The inhibition of automatic saccades in early infancy
Article first published online: 13 OCT 2004
Copyright © 1995 John Wiley & Sons, Inc.
Volume 28, Issue 5, pages 281–291, July 1995
How to Cite
Johnson, M. H. (1995), The inhibition of automatic saccades in early infancy. Dev. Psychobiol., 28: 281–291. doi: 10.1002/dev.420280504
- Issue published online: 13 OCT 2004
- Article first published online: 13 OCT 2004
- Manuscript Accepted: 27 FEB 1995
- Manuscript Revised: 22 FEB 1995
- Manuscript Received: 8 OCT 1994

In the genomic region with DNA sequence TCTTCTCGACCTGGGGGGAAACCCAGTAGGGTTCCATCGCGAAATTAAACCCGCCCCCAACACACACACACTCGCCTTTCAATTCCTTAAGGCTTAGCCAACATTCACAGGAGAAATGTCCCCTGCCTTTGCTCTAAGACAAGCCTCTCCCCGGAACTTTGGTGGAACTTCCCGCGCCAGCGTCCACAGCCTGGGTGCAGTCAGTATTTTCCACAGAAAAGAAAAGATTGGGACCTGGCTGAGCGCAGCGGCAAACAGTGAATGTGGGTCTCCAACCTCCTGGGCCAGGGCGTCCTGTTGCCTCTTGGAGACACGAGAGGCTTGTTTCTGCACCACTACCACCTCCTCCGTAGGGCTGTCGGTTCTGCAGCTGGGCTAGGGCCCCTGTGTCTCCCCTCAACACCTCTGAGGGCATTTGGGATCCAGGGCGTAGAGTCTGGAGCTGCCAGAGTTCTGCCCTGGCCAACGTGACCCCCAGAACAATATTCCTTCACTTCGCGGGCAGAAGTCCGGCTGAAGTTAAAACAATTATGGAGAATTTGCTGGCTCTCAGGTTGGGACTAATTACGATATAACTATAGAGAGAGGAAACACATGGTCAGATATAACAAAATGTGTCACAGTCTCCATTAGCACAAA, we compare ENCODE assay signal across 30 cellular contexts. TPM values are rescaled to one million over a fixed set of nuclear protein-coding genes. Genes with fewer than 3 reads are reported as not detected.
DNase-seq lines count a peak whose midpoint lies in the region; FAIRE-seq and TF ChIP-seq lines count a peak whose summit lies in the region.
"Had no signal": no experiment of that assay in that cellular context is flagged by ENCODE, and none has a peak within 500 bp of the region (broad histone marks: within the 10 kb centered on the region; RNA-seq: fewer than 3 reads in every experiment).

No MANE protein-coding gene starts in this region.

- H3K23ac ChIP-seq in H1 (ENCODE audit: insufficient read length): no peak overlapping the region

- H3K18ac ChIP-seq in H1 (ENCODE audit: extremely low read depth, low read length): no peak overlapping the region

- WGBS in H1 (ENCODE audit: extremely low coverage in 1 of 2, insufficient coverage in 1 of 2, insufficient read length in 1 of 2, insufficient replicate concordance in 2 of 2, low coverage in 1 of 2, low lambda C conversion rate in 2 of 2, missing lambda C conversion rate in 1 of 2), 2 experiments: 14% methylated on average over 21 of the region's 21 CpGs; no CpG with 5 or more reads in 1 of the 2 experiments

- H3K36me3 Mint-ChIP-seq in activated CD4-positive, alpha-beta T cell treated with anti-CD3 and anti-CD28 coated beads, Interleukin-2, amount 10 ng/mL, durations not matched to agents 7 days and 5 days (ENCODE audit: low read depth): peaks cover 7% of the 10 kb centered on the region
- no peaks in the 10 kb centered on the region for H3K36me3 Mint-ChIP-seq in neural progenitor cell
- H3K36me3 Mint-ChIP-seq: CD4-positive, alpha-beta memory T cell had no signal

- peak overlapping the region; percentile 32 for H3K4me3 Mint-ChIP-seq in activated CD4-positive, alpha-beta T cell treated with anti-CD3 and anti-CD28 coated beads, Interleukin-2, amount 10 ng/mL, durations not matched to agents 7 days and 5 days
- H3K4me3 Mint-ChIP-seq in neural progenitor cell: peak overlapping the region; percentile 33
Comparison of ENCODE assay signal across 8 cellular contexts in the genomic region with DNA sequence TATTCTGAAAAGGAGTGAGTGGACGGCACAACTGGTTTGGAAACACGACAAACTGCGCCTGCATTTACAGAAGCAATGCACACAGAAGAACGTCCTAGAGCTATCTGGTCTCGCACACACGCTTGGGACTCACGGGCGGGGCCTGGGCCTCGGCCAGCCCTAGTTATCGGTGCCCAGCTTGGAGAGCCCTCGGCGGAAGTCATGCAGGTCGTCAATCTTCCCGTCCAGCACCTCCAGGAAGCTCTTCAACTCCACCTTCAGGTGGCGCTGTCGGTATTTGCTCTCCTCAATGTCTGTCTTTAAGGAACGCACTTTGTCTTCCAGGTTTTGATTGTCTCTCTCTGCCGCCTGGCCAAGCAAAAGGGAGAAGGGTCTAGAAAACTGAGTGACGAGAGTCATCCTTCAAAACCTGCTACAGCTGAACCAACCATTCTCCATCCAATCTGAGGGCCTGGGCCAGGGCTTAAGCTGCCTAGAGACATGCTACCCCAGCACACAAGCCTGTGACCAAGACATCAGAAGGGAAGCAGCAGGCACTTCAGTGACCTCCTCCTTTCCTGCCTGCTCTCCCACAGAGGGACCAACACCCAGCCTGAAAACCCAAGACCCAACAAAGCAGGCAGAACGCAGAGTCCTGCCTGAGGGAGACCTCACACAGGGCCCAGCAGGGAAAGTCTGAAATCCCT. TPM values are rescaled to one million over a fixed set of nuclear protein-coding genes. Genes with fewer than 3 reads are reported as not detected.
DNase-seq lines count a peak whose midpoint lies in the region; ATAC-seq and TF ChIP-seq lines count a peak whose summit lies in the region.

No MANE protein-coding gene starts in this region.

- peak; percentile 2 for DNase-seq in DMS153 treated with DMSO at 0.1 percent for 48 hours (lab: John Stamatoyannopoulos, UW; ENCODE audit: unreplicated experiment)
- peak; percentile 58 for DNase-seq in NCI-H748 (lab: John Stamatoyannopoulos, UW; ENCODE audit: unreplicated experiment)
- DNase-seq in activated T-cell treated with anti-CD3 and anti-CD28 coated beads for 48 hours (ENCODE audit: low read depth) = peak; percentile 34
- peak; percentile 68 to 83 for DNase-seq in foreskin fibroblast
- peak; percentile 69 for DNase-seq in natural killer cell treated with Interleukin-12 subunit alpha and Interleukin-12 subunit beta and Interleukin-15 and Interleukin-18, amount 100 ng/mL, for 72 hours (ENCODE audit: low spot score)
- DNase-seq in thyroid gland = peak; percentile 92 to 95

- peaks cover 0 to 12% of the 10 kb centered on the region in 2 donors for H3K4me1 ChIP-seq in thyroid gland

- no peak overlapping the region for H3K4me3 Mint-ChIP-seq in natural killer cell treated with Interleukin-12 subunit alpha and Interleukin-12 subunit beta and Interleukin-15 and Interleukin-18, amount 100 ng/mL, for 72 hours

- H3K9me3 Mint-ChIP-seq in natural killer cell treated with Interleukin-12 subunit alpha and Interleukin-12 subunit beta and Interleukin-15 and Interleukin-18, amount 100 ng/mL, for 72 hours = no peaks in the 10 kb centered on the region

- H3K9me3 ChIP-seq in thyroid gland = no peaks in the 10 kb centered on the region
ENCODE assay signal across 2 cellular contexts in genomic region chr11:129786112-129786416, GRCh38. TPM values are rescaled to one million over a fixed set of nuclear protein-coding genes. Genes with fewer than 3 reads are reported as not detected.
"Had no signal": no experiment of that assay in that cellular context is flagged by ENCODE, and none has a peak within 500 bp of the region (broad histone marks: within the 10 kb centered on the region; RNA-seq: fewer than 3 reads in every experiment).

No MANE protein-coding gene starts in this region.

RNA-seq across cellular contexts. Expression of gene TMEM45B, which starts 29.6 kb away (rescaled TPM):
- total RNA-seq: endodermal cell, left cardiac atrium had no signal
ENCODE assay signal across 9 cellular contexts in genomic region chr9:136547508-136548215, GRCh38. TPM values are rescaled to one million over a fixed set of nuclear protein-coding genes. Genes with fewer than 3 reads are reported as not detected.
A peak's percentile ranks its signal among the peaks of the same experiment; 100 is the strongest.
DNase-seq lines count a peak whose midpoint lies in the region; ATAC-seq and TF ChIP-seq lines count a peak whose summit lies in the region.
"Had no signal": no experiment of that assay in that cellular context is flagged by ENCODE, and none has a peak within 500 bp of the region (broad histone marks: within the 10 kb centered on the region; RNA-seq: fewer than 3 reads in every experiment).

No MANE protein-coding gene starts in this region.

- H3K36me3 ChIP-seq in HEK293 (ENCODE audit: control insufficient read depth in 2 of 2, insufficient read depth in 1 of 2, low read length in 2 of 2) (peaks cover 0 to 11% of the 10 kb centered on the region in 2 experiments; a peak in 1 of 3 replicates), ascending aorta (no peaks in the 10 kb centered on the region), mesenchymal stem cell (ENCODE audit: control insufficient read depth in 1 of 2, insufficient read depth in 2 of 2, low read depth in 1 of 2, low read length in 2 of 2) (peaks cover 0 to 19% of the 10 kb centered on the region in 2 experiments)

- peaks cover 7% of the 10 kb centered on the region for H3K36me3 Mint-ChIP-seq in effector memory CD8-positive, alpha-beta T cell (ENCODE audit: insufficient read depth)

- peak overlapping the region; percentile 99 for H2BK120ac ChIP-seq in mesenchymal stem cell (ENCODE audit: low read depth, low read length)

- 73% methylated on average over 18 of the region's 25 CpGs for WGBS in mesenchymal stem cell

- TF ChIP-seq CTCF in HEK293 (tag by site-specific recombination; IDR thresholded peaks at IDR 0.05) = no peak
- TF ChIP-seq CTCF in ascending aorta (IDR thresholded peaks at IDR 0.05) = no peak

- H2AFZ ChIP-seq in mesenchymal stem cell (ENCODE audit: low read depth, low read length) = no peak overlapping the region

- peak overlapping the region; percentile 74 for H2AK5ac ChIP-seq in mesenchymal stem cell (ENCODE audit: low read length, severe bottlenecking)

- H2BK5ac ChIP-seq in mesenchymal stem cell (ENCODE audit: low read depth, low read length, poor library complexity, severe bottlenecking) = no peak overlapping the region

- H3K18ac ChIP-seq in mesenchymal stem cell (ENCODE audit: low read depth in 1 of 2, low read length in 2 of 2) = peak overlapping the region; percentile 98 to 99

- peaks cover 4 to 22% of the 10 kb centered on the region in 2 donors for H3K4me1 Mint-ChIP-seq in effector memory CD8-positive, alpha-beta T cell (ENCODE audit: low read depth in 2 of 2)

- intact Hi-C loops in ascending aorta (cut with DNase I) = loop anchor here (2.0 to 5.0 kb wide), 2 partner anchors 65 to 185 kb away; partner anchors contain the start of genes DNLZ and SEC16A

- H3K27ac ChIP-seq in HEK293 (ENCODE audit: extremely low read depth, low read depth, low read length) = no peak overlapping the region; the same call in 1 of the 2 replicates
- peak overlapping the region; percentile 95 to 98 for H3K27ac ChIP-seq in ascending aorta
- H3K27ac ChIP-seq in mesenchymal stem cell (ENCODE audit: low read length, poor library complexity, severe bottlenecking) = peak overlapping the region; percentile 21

Adult patients with damage centered around the frontal eye fields are severely impaired in the ability to suppress unwanted automatic saccades and in the ability to make volitional eye movements. Over the first few weeks of life most saccades generated by infants appear to be automatic, and are triggered in response to exogenous factors. In the first experiment, the ability of 4-month-old infants to inhibit automatic saccades was studied by exposing them to a series of trials in which a peripheral cue stimulus predicted the location (opposite) in which a colorful, dynamic target stimulus appeared. The results indicate that 4-month-old infants are able to learn to inhibit automatic saccades to a peripheral stimulus, implying maturation of the frontal eye fields by this age. The results of Experiment 2, in which there was no contingent relationship between the cue and target, indicated that the decline in orienting to the cue observed in the first experiment was not due to differential habituation to the less-complex stimulus. © 1995 John Wiley & Sons, Inc.